Do we not remember playing in the playground every day, at school and again in the evening, and learning how to be a follower and a leader, how to negotiate and resolve conflicts? How can we allow the System to take away our precious aspects of what made us "us" from our children? 2010 Act has banned teachers of government schools to offer coaching. Only freelancers can offer coaching classes, but no more than 10 students at a time. However, government has to take necessary steps and measures to ensure people and institutions are following the Acts. Teachers are the most respectable leaders of a society!
Throughout the world every society is making sure a child's right to learn and gather information in a safe heaven is awarded. No matter what school a child is attending - private, public or home-schooled - same curriculum is followed at each grade level and instruction provided at school is sufficient enough for the child to learn what she/he needs to learn in that grade. Every government ensures every child is attending school and no child is left behind.
I hope and immensely desire that the current leaders of Bangladesh will leave a mark and change the trajectory of the current educational system of Bangladesh and focus on our future members of the society!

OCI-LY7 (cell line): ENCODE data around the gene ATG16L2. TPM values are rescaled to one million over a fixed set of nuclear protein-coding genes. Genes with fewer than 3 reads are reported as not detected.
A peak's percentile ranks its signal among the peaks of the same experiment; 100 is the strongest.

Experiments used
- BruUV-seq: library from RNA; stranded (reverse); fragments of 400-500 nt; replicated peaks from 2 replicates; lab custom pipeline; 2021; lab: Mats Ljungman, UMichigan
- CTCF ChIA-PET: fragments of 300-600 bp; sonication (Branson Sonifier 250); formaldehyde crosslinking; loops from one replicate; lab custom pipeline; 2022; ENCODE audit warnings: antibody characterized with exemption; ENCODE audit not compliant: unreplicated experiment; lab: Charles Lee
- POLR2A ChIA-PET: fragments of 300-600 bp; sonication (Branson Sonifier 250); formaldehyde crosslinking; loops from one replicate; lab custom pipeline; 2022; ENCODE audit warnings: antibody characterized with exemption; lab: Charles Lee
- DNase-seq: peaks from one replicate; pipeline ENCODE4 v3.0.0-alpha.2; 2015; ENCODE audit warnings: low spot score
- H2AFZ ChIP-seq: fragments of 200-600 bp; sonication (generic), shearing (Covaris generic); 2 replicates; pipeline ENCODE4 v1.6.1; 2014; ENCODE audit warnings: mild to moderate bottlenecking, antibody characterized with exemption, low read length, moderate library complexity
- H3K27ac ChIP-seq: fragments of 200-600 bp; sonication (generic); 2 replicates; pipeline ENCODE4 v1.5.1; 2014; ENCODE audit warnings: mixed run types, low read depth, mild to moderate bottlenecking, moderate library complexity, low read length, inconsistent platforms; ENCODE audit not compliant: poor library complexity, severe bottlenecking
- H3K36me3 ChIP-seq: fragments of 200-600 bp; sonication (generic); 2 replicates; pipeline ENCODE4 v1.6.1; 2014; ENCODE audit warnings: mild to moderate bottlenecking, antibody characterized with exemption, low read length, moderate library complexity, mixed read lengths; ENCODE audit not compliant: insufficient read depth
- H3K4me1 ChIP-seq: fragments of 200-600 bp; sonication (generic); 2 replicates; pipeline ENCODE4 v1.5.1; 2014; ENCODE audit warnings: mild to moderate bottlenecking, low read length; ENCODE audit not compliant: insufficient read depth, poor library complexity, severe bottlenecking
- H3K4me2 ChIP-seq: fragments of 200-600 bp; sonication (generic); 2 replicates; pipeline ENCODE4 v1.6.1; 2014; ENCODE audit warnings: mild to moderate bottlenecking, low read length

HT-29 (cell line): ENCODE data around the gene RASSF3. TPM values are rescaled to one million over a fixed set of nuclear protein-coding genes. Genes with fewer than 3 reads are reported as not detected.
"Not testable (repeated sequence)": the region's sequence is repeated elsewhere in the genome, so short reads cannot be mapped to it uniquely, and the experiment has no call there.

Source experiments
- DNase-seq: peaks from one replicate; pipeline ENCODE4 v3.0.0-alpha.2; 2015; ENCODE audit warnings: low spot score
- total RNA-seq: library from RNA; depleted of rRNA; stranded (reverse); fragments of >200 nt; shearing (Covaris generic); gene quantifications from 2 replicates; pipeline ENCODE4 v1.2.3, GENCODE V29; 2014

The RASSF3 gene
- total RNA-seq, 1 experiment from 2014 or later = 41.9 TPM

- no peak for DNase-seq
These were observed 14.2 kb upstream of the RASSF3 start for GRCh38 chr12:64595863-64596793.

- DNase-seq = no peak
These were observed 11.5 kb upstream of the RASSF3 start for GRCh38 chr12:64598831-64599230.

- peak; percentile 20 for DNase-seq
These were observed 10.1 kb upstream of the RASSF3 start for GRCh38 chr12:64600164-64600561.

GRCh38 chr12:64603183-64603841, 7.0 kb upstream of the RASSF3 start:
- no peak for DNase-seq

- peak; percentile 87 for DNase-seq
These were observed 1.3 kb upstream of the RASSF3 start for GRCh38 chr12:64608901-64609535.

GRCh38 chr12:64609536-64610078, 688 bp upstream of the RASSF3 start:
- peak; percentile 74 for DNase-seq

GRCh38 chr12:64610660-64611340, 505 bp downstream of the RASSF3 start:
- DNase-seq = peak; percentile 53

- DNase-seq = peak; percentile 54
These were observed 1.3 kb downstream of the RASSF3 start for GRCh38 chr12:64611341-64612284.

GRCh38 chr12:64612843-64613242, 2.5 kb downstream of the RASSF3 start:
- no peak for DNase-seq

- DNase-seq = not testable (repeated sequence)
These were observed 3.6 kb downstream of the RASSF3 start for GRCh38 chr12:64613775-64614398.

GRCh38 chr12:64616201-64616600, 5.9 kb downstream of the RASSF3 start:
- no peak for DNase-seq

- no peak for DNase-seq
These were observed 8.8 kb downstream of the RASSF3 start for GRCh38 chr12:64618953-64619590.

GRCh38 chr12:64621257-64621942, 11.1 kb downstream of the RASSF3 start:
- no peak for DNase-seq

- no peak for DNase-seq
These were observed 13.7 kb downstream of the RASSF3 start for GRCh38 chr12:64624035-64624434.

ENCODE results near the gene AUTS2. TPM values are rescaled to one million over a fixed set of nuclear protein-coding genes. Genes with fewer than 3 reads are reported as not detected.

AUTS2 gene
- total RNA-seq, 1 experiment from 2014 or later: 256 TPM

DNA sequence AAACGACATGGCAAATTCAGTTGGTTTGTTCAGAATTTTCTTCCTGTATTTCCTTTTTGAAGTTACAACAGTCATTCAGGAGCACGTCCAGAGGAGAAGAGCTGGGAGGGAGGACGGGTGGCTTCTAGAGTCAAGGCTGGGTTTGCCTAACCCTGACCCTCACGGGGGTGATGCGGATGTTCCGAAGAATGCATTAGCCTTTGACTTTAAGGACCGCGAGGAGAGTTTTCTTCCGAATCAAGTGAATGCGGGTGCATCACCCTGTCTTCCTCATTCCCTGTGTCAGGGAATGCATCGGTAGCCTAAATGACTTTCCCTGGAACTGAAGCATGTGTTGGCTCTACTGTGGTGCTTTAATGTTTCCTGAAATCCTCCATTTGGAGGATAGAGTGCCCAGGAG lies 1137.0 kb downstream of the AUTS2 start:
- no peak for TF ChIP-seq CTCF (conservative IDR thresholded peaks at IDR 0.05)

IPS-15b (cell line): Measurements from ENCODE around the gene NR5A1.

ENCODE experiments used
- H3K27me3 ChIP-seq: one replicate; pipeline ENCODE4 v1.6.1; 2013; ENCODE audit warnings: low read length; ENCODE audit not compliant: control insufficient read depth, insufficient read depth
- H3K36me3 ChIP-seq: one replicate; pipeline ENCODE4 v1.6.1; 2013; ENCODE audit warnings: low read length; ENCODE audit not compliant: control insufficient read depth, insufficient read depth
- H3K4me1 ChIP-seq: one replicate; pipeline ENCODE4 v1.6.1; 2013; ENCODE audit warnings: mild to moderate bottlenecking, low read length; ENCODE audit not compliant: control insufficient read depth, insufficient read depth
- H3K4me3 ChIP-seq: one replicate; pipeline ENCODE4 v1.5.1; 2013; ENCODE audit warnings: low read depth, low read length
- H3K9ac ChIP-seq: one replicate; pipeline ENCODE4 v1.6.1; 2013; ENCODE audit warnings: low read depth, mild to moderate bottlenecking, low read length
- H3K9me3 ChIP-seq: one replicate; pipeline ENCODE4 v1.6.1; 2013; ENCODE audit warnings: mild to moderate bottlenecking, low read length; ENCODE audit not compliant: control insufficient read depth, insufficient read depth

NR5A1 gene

Dr. Mahjabeen Haque
Professor and Chairperson, Department of Educational and Counseling Psychology, Director, Student Counseling and Guidance Office, University of Dhaka.
The purpose of schooling is not just to gain knowledge. The education system is there in order to bring desirable change in the three psychological domains. Schooling helps in the gradual development of the cognitive domain.
The second domain is there because just being knowledgeable is not enough to be successful. This domain is called the psychomotor domain, which talks about the changes that we can bring in our skills. Physical activities like making children take part in different sports, performing various science experiments and learning the use of computers are some ways in which schools help shape this domain.
The third domain, the most important, yet neglected, is the effective domain. The effective domain is related to our emotions, values, ethics and beliefs. Altering this domain is tough because we have to learn how to make use of what we learn in our society. It is necessary for people to know which sector of the society requires which skill or knowledge and we must apply them accordingly.